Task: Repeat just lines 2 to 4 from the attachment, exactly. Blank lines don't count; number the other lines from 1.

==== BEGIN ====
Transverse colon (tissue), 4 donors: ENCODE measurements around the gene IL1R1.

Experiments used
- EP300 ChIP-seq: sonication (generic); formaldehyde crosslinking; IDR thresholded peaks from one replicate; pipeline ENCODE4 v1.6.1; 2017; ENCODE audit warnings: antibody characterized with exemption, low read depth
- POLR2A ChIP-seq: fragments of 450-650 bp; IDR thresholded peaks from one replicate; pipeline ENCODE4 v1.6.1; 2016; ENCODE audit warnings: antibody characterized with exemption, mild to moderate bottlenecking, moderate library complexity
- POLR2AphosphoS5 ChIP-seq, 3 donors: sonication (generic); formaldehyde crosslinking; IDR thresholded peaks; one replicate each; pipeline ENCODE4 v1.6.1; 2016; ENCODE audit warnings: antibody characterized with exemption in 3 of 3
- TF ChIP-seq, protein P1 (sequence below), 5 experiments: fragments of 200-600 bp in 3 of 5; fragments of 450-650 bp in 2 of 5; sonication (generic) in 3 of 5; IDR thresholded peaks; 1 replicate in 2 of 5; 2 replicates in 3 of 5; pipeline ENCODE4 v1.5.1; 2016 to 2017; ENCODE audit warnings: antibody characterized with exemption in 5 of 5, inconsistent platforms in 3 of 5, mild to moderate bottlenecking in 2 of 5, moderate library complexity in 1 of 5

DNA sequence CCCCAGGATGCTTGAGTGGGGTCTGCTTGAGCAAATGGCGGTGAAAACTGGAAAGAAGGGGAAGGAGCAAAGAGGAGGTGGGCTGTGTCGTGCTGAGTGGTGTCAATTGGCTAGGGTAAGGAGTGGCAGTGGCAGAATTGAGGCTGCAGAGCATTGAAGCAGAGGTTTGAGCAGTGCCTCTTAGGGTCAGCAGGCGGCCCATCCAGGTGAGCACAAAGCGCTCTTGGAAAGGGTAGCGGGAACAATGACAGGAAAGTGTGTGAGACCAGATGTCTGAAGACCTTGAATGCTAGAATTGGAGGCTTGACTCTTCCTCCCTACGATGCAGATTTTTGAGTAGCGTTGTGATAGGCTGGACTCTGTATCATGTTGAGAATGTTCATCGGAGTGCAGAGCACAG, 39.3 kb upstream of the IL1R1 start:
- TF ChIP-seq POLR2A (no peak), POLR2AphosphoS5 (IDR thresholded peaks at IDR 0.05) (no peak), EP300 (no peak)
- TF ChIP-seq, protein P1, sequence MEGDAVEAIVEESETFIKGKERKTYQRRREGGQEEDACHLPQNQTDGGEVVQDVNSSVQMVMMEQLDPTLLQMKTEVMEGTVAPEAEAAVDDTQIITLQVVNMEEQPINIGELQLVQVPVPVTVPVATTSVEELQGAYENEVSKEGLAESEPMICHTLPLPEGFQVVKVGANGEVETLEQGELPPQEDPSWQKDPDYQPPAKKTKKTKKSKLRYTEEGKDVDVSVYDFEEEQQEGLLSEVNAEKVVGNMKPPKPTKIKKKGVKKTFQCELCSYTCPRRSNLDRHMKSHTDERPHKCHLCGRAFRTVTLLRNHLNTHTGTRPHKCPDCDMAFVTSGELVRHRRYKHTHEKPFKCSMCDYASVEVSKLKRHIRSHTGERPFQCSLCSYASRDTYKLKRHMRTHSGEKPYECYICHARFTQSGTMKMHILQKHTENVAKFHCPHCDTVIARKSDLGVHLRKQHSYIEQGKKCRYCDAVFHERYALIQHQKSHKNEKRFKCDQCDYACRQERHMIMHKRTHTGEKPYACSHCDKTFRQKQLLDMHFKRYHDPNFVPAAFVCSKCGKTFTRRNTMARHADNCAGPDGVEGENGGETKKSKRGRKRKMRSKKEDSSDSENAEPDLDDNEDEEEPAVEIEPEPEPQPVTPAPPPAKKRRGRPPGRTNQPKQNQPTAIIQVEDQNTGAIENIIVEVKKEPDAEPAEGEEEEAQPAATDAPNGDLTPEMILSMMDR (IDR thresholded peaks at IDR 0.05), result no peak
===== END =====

Experiments used
- EP300 ChIP-seq: sonication (generic); formaldehyde crosslinking; IDR thresholded peaks from one replicate; pipeline ENCODE4 v1.6.1; 2017; ENCODE audit warnings: antibody characterized with exemption, low read depth
- POLR2A ChIP-seq: fragments of 450-650 bp; IDR thresholded peaks from one replicate; pipeline ENCODE4 v1.6.1; 2016; ENCODE audit warnings: antibody characterized with exemption, mild to moderate bottlenecking, moderate library complexity